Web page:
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Jenny AkerThe Wonkcast is taking a brief summer vacation. We’ve selected this show from our archives- it was originally posted on June 1, 2010.

Are mobile phones revolutionizing development in Africa, or have they been over-hyped? My guest this week, Jenny Aker, says the truth is a little of both. Jenny is an assistant professor at Tufts University’s Fletcher School and a non-resident fellow here at the Center for Global Development. Her research interests include the impact of communication technologies in poor countries, especially Africa.

Mobile phone use has spread across Africa at a stunning pace. The percentage of Africans who could access a mobile phone leapt from only 10% in 1999 to more than 60% by 2008—far outstripping improvements in other infrastructure (roads, clean water, or indeed landline telephones). In a new CGD working paper, to be published later this summer in the Journal of Economic Perspectives, Jenny and her co-author Isaac Mbiti describe four main ways phones have been applied to the problems of the poor. In the Wonkcast, we discuss these four applications:

  • Phones allow people to make better use of their social and family networks, which, for many Africans, are the primary (or only) safety nets in case of financial or medical emergency.
  • Phones provide valuable information on far-away commodity or job markets. Farmers can find out how much their crops will fetch in various cities, and job-seekers can learn about opportunities far from home.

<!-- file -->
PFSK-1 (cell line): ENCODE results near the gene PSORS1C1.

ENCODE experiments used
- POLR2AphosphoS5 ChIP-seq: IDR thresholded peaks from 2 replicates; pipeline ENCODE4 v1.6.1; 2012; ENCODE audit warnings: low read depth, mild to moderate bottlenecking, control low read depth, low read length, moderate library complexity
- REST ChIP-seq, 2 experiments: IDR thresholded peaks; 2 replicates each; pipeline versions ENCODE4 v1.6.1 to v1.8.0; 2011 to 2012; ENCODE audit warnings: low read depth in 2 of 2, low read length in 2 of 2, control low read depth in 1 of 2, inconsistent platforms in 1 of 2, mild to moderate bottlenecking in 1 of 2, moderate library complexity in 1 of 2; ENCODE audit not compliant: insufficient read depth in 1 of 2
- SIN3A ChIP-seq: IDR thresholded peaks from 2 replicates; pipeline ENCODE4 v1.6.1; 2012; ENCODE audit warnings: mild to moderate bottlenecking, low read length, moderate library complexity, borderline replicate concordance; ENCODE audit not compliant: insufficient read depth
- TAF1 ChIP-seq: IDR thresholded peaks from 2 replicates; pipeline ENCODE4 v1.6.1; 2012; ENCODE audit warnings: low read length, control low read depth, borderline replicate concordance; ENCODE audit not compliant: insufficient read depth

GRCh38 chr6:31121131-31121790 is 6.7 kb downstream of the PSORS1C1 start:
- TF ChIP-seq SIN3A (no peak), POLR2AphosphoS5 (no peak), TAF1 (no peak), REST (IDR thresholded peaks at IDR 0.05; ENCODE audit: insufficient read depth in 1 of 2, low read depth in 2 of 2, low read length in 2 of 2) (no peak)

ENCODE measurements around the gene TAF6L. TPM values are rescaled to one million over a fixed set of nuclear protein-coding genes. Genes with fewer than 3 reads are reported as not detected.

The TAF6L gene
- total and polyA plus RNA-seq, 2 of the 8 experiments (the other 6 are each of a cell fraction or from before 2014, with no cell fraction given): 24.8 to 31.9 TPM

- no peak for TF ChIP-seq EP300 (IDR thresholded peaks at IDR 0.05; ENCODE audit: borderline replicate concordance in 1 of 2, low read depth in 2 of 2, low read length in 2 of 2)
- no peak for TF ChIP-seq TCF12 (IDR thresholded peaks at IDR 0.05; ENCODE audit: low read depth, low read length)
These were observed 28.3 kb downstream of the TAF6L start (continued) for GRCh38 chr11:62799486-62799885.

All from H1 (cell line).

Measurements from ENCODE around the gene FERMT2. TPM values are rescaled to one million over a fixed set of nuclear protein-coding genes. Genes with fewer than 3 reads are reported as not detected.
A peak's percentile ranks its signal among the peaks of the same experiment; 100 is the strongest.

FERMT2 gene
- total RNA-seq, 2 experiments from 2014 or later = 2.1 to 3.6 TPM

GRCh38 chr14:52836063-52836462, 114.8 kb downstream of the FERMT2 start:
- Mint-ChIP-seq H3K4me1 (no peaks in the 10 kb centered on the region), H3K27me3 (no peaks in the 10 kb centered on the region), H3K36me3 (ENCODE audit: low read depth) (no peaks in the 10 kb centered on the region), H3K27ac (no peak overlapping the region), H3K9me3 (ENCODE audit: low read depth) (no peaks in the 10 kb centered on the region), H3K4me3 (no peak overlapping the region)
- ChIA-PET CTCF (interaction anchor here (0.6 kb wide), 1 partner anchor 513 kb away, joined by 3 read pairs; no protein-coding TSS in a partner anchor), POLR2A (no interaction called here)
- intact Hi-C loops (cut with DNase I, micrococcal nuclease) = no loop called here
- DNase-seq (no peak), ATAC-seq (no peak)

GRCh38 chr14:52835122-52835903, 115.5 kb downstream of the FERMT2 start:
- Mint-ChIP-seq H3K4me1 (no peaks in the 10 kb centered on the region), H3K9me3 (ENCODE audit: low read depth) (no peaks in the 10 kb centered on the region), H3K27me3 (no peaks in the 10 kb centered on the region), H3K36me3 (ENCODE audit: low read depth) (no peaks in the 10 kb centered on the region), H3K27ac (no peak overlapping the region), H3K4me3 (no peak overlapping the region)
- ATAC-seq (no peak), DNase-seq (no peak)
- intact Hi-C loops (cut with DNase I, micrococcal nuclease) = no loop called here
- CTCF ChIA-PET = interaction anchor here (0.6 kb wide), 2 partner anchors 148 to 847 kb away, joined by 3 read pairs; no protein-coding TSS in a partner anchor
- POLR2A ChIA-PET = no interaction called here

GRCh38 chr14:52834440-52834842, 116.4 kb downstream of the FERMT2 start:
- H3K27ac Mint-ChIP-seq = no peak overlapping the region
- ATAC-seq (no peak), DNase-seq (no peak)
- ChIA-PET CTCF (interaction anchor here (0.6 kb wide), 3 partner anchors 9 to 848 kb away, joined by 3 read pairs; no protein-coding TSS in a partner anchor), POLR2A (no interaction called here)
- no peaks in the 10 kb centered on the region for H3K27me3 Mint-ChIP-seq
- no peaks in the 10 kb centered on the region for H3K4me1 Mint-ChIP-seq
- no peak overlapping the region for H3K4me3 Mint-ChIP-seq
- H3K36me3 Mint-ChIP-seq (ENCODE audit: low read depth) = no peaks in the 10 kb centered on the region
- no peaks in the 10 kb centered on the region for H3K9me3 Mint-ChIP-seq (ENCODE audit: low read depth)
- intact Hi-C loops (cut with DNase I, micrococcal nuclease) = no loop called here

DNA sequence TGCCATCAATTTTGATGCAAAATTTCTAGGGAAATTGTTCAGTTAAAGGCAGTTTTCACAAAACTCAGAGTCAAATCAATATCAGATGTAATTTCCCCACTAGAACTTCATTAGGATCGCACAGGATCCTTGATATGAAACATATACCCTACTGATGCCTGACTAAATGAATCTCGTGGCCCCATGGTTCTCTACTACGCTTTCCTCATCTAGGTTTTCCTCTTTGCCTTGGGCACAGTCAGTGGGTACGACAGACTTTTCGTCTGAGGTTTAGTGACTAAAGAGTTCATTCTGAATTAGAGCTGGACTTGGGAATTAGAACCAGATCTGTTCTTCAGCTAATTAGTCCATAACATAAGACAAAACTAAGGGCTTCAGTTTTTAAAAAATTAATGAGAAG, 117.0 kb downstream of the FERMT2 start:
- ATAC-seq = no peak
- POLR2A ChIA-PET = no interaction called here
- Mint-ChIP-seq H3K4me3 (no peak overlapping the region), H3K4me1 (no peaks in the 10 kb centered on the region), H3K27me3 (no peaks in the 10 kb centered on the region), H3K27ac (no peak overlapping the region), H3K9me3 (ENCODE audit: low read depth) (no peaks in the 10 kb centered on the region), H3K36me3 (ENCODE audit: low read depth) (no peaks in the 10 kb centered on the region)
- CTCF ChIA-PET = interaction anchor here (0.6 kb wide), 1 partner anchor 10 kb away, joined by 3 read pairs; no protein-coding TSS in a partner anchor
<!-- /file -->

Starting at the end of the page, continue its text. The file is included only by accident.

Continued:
• Phones allow for better management of supply chains. A shopkeeper who finds that he or she is running low on a certain product can call a supplier and request a delivery—avoiding the cost of bare shelves.
  • Finally, phones are being used to better deliver and track basic government services. With a simple SMS, medical data can be passed to a faraway hospital or villagers can report a broken water pump. (Hear a recent interview with Rakesh Rajani, whose organization, Twaweza, uses communications technology to promote government accountability in East Africa.)

While Jenny is enthusiastic about the benefits of mobile phones for development, she cautions that they are only part of the answer. “They’re not the silver bullet,” says Jenny. “They can’t replace certain things like investment in public goods, in health and education. And so we need to have both of those together in order to promote economic growth.”

Listen to the Wonkcast to hear the interview. If you have an unused mobile phone, consider donating it to an organization like Hope Phones that can use it (or sell it for parts) to further expand access to communications technologies in the developing world.

Have something to add to our discussion? Ideas for future interviews? Post a comment below, or send me an email. If you use iTunes, you can subscribe to get new episodes delivered straight to your computer every week.

My thanks to Wren Elhai for his very able production assistance on the Wonkcast recording and for a draft version of this blog post.

Disclaimer

CGD blog posts reflect the views of the authors drawing on prior research and experience in their areas of expertise. CGD does not take institutional positions.